Plantago coronopus, the buck's-horn plantain,[2] is a herbaceous annual to perennial flowering plant in the family Plantaginaceae. Other common names in the US and Italy include minutina and erba stella.[3]

Plantago coronopus
Scientific classification Edit this classification
Kingdom: Plantae
Clade: Tracheophytes
Clade: Angiosperms
Clade: Eudicots
Clade: Asterids
Order: Lamiales
Family: Plantaginaceae
Genus: Plantago
P. coronopus
Binomial name
Plantago coronopus
  • Arnoglossum subulatum Gray
  • Asterogeum laciniatum Gray
  • Coronopus vulgaris Fourr.



Plantago coronopus produces a basal rosette of narrowly lance-shaped leaves up to 25 centimeters long that are toothed or deeply divided. The inflorescences grow erect to about 4 to 7 cm in height. They have dense spikes of flowers which sometimes curve. Each flower has four whitish lobes each measuring about a millimeter long. Plantago coronopus mainly grows on sandy or gravelly soils close to the sea, but also on salt-treated roadsides.[4] It is native to Eurasia and North Africa but it can be found elsewhere, including the United States, Australia, and New Zealand as an introduced species.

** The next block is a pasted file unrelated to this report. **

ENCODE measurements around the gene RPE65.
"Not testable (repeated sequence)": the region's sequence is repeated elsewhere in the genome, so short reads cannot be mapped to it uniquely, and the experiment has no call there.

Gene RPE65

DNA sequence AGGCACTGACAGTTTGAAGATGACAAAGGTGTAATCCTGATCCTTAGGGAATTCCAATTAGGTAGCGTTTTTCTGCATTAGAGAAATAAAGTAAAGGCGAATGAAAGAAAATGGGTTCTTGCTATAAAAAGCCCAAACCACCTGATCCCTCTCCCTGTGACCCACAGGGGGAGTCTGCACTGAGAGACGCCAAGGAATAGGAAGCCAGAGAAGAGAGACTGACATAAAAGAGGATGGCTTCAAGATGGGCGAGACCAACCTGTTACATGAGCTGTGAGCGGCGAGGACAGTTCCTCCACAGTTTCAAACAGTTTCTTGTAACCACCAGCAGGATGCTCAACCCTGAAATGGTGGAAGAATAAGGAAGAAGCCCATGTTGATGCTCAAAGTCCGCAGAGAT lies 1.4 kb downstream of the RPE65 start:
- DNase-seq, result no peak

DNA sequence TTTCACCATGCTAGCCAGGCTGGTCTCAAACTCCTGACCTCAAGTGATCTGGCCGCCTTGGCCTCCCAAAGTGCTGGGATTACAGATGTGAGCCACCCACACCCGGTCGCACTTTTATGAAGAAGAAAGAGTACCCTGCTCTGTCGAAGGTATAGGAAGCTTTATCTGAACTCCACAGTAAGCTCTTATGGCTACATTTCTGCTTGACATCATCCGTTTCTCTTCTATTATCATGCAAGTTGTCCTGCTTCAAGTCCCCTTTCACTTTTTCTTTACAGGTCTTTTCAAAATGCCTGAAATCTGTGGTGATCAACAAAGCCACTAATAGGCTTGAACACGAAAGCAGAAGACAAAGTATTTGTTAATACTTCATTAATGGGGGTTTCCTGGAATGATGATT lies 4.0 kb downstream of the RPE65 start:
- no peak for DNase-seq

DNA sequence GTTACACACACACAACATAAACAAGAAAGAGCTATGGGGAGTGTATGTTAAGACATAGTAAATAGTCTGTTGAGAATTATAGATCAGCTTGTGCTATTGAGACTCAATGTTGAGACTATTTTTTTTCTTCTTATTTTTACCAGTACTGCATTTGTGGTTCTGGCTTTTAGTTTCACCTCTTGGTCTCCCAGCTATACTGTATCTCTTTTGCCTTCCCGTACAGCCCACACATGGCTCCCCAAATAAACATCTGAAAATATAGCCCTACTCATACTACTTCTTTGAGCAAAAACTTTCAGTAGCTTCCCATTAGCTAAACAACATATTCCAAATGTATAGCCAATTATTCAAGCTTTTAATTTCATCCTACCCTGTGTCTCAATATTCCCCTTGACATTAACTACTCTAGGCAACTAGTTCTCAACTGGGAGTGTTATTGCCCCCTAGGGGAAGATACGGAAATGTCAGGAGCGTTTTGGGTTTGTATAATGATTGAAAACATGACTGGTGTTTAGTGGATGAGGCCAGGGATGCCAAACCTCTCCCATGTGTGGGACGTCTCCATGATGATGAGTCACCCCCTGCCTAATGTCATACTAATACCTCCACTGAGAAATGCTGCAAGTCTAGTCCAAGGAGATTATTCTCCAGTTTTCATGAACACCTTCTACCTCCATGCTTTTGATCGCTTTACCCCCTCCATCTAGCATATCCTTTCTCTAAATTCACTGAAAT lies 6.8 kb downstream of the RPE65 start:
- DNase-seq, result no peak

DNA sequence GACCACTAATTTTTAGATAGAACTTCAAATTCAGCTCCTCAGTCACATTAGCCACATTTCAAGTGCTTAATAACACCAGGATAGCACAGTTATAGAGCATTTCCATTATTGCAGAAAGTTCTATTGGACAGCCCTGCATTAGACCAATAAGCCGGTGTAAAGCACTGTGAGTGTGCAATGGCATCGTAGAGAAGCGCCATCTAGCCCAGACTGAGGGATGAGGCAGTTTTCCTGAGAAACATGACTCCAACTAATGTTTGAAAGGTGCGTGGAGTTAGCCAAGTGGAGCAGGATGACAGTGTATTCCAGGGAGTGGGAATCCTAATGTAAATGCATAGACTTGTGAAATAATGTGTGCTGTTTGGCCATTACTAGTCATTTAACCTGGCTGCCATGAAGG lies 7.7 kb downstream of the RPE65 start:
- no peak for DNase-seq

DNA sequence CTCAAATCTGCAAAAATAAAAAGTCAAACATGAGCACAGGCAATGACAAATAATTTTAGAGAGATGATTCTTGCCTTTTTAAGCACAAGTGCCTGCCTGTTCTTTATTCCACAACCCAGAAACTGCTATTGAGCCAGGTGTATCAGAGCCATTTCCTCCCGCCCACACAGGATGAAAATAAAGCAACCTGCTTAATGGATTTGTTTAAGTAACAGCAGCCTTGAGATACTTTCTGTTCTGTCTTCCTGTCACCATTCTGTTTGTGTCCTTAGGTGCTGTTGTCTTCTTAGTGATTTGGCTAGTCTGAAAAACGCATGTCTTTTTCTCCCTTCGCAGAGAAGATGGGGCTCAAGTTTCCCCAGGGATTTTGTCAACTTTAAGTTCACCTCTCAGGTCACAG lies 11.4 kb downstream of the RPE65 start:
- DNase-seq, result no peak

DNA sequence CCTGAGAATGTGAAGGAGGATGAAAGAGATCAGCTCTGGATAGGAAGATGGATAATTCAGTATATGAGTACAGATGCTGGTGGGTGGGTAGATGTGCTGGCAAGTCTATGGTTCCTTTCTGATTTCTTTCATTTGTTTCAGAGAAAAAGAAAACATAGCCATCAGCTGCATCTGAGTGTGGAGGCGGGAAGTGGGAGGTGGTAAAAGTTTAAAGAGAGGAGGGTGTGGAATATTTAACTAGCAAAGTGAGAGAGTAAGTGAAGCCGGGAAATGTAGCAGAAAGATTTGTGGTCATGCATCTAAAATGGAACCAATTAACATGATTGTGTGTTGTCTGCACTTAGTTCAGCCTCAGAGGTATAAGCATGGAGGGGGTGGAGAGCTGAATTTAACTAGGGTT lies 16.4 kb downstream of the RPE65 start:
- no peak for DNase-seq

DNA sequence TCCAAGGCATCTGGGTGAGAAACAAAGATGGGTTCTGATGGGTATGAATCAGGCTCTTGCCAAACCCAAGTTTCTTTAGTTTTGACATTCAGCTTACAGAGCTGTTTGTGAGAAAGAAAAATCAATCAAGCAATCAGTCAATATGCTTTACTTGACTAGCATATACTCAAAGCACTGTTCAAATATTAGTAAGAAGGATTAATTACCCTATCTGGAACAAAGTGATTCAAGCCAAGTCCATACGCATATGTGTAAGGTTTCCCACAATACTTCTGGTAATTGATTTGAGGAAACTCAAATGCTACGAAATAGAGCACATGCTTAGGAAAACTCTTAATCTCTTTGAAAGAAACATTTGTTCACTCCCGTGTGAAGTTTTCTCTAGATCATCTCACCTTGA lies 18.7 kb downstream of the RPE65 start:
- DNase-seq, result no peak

It is grown as a leaf vegetable known as erba stella,[3] mostly incorporated in salad mixes for specialty markets. Recently it has become popular as a frost-hardy winter crop for farmers in northern climates, and is usually grown in unheated hightunnels.


  1. ^ The Plant List: A Working List of All Plant Species, retrieved 4 March 2016
  2. ^ BSBI List 2007 (xls). Botanical Society of Britain and Ireland. Archived from the original (xls) on 2015-06-26. Retrieved 2014-10-17.
  3. ^ a b Coleman, E. (1999), Four-Season Harvest: Organic Vegetables from Your Home Garden All Year Long (second ed.), Chelsea Green Publishing, ISBN 978-1890132279
  4. ^ "Online atlas of the British and Irish flora: Plantago coronopus". Biological Records Centre and Botanical Society of Britain and Ireland. Retrieved 5 June 2019.